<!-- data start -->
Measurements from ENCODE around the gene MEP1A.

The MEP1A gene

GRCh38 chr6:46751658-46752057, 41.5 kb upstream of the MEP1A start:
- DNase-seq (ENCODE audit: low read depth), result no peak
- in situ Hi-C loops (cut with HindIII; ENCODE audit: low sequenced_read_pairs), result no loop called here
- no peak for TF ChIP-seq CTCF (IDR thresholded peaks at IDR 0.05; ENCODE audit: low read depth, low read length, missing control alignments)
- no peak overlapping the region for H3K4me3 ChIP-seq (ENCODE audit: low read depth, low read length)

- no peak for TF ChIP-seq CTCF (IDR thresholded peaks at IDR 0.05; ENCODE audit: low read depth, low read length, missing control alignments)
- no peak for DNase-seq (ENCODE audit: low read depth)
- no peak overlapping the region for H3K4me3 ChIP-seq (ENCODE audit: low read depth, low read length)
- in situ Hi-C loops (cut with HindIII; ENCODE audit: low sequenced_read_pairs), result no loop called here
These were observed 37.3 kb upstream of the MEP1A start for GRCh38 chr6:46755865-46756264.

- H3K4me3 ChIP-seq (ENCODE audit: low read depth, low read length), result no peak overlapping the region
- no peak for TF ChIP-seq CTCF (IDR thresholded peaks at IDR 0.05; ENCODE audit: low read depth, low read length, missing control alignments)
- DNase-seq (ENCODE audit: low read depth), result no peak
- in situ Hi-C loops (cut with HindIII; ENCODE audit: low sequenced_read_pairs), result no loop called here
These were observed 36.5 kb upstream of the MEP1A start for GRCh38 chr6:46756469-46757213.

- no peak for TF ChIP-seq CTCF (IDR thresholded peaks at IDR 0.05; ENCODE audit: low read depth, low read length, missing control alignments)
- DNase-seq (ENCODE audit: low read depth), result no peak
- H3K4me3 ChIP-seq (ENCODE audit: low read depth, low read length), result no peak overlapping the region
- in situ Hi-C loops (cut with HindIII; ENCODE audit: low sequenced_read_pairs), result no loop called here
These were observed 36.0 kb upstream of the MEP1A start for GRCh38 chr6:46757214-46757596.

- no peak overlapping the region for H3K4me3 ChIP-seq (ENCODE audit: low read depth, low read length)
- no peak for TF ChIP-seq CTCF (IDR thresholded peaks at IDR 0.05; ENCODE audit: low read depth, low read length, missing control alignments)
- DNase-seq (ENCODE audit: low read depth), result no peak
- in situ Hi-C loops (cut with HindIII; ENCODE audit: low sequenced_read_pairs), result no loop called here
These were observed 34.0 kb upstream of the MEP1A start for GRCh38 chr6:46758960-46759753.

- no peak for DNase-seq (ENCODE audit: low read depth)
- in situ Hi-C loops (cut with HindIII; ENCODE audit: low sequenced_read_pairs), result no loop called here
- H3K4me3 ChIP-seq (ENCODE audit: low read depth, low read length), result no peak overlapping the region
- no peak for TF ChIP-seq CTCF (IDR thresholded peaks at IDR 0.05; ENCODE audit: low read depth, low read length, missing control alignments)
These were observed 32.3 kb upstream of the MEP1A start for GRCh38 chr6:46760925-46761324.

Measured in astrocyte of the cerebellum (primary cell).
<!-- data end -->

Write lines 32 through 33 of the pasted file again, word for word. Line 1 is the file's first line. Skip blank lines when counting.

These were observed 32.3 kb upstream of the MEP1A start for GRCh38 chr6:46760925-46761324.

Measured in astrocyte of the cerebellum (primary cell).